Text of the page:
Going Somewhere? Not So Fast
Before you hit the road, make one more trip.
Book of key translations?
U.S. Embassy address/phone number?
(Wait . . . what?!)
In the weeks and months that precede an exotic vacation, travelers can become so muddled in itineraries and packing lists that they neglect one of the most basic priorities: preventive health-care.
Americans often take our country's sophisticated health-care system for granted when we travel to less-developed areas. After all, we don't have to worry about such diseases as cholera, typhoid fever, malaria, and dozens of others. But every traveler should visit the Centers for Disease Control and Prevention's Web site (www.cdc.gov) to check on any intended destination outside the continental United States. This site, made possible by the Department of Health and Human Services, constantly updates the roster of health concerns all over the world.
Michelle McGuire, a registered medical assistant at The Shot Nurse, a local medical facility which offers assorted immunizations and information, first consults the CDC's Web site for the most up-to-date information on a particular country or region. Next, she tells her patients which immunizations are required, and which are strongly suggested. Appointments for travel medicine should be made four to six weeks prior to your departure date, as many vaccinations require several weeks to become fully active in your body. Furthermore, some vaccinations, such as hepatitis A and hepatitis B, are administered in a series -- which involves several visits to a doctor's office to get the full dose.
To go to east Africa, for example, a patient would want to be covered for a range of diseases: hepatitis A, hepatitis B, typhoid, malaria, MMR (measles, mumps, and rubella), tetanus/diphtheria, polio, and meningococcal (meningitis). Federal law requires the patient be vaccinated for yellow fever. If the traveler is going to be in the presence of wild animals in a location that is removed from any medical attention -- such as an African safari -- they would also be advised to get a rabies vaccination.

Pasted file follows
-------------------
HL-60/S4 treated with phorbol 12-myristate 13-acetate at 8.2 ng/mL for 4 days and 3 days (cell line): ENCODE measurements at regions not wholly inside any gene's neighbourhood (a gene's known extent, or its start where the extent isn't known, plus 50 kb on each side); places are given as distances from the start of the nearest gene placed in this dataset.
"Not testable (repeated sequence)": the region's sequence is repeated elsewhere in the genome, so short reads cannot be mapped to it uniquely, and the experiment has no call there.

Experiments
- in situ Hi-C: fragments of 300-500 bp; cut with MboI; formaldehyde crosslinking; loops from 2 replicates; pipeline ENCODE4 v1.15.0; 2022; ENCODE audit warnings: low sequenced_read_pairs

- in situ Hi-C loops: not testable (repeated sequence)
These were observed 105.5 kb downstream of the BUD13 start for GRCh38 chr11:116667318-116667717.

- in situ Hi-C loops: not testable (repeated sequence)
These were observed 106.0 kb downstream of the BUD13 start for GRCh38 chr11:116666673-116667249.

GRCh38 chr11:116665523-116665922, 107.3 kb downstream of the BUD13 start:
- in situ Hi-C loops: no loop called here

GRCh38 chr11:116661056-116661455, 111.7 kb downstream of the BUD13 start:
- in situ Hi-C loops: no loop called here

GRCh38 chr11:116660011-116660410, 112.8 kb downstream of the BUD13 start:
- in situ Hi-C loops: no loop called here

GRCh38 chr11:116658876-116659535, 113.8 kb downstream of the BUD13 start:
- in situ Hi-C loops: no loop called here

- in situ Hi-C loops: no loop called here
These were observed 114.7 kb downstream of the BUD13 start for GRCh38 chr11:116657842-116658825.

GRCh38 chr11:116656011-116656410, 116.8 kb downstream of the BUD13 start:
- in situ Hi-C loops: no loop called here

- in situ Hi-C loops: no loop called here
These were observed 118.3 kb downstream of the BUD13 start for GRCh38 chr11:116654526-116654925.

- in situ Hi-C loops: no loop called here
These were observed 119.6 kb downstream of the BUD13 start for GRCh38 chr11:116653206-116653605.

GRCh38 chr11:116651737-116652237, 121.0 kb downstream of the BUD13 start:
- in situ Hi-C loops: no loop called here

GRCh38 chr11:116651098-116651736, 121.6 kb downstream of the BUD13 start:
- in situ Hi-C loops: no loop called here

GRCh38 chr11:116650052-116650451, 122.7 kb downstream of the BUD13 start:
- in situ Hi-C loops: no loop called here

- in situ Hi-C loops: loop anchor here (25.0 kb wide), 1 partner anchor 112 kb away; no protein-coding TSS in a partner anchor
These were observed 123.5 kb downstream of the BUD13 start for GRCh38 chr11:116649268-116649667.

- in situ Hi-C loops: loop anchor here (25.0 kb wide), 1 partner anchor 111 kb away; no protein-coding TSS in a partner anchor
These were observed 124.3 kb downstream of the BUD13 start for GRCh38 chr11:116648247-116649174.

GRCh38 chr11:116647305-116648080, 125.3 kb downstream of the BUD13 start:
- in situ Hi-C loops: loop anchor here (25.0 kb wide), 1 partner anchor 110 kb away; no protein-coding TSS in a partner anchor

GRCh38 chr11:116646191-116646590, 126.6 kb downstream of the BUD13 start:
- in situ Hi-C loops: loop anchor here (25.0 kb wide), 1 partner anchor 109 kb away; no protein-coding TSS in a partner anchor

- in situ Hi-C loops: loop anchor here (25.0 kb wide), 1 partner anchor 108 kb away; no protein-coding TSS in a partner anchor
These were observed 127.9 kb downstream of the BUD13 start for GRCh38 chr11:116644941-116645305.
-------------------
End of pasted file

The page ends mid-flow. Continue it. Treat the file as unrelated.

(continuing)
The prices of different vaccines vary, but expect to pay at least $75 per dose (two are needed) of hepatitis A, $65 per dose (three are needed) of hepatitis B, $70 per injected or $60 per oral dose of typhoid, $90 for yellow fever, $60 for MMR, $30 per dose of tetanus/diphtheria, $120 for meningococcal, and $360 per dose of Japanese encephalitis. In other words, an important part of your travel budget should include vaccinations.
Travel is an excellent way to broaden your scope on the world and even to gain new respect for your home country. But without taking the proper medical precautions before leaving, what began as a journey of exploration can become a nightmare of disease. And thankfully, one that is totally preventable. M
The sniffling man seated in the row behind you has just let out a giant sneeze -- failing to cover his mouth. Congrats. Your flight is now a germ incubator.
Which is why Victoria Knight-McDowell, an elementary school teacher in Carmel, California, created Airborne -- a combo of vitamins C, E, and A, with zinc, selenium, and herbs to fight off germs.
So, does this stuff really work?
Dr. Tracey Peters -- a general practitioner in the Memphis area -- has this to say: "I think there's definitely something to it [Airborne], but medically speaking, it's hard to pinpoint. Especially during cold and flu season, there certainly would be no harm in getting a good dose of these vitamins. But as to whether or not Airborne is a cure for these common illnesses, that's unlikely."
Given the recent success of Airborne (it was picked up by Wal-Mart and Rite Aid in 1999), it's safe to say that some people are buying the promise, and the product.
So, should you fork over $9 for a bottle of the stuff? Well, like the doc said, it certainly can't hurt. At the end of the day, you just have to ask if your health is worth a $9 gamble. Mine is.